βρυχεδαν⋯ς (of a locust's greed, cf. βρο⋯κος, βρο⋯χος): πολυφ⋯γος, οἰ δ⋯ μακρ⋯ς. For μακρ⋯ς read μ⋯ργος.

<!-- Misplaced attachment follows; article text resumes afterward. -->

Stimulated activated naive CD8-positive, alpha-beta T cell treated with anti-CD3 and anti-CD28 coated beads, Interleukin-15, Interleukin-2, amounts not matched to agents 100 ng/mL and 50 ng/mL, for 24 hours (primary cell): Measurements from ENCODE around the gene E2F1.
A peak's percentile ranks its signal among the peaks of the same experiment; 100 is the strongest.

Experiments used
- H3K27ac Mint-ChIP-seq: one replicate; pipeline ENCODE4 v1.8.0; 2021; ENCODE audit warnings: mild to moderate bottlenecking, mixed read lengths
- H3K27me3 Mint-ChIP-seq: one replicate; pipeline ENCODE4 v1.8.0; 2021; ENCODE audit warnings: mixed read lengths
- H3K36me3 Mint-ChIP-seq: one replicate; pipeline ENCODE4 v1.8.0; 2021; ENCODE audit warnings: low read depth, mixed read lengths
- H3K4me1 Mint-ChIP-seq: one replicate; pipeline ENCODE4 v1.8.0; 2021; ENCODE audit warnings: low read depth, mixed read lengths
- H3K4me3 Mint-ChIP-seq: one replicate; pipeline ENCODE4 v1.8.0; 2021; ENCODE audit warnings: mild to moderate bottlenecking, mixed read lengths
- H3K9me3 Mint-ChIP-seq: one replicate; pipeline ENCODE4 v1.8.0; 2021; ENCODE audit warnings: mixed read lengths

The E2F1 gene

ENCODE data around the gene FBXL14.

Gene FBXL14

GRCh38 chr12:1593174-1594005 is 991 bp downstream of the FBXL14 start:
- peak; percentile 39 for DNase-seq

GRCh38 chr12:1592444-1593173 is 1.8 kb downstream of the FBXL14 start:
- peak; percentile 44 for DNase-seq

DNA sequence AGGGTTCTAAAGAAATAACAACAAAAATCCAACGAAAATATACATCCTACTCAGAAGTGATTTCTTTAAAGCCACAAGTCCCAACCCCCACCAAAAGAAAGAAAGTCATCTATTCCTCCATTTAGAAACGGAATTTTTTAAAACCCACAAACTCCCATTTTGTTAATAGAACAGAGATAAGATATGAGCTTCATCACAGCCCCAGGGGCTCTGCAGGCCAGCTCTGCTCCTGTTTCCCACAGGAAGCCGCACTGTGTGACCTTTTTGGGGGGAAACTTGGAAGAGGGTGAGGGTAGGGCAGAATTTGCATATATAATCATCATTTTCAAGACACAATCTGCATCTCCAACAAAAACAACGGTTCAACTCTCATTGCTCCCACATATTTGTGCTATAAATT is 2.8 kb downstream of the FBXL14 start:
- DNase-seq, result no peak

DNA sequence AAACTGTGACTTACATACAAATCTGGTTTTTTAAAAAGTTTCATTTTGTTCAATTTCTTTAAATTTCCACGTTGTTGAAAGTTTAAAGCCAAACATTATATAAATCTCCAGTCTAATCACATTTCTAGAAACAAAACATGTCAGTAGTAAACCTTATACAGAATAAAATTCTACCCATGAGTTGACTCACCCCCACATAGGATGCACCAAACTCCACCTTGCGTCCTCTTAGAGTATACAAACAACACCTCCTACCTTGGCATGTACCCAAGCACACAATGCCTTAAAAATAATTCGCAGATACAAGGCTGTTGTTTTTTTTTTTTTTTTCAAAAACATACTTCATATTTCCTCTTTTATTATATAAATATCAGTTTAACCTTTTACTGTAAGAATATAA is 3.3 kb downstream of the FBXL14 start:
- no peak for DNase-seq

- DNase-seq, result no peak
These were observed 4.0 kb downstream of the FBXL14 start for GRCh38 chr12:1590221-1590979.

ζ⋯γγος· ⋯ τ⋯ν μελισσ⋯ν ἦχος, κα⋯ τ⋯ν ⋯μο⋯ων. L. and S. translate literally, ‘humming of bees, etc.’; but to buzz or hum is not a common property of insects, it is peculiar to a few. For τ⋯ν ⋯μο⋯ων I suggest τ⋯ν μυι⋯ν. ζ⋯γγος refers especially to the buzz, or ‘ping’, of a mosquito (μυῖα), LL. zanzara; cf. Cassiodorus (cit. Forcellini, ed. De Wit) ‘Ciniphes genus est culicum, fixis aculeis permolestum, quas vulgus consuevit vocare zinzalas’; and in the Appendix, De Wit adds: ‘zinzala; parva musca, id est culex; unde zinzalarium, conopeum ad eas arcendas, Gloss. Ugut. (Hinc vulgo apud nostrates la zenzaliera)’—i.e. a mosquito-net. Culex, by the way, is an interesting and a homely word; we lack mosquitoes in Scotland, but we know the angry bite of a ‘horse-fly’ and call it a ‘cleg’.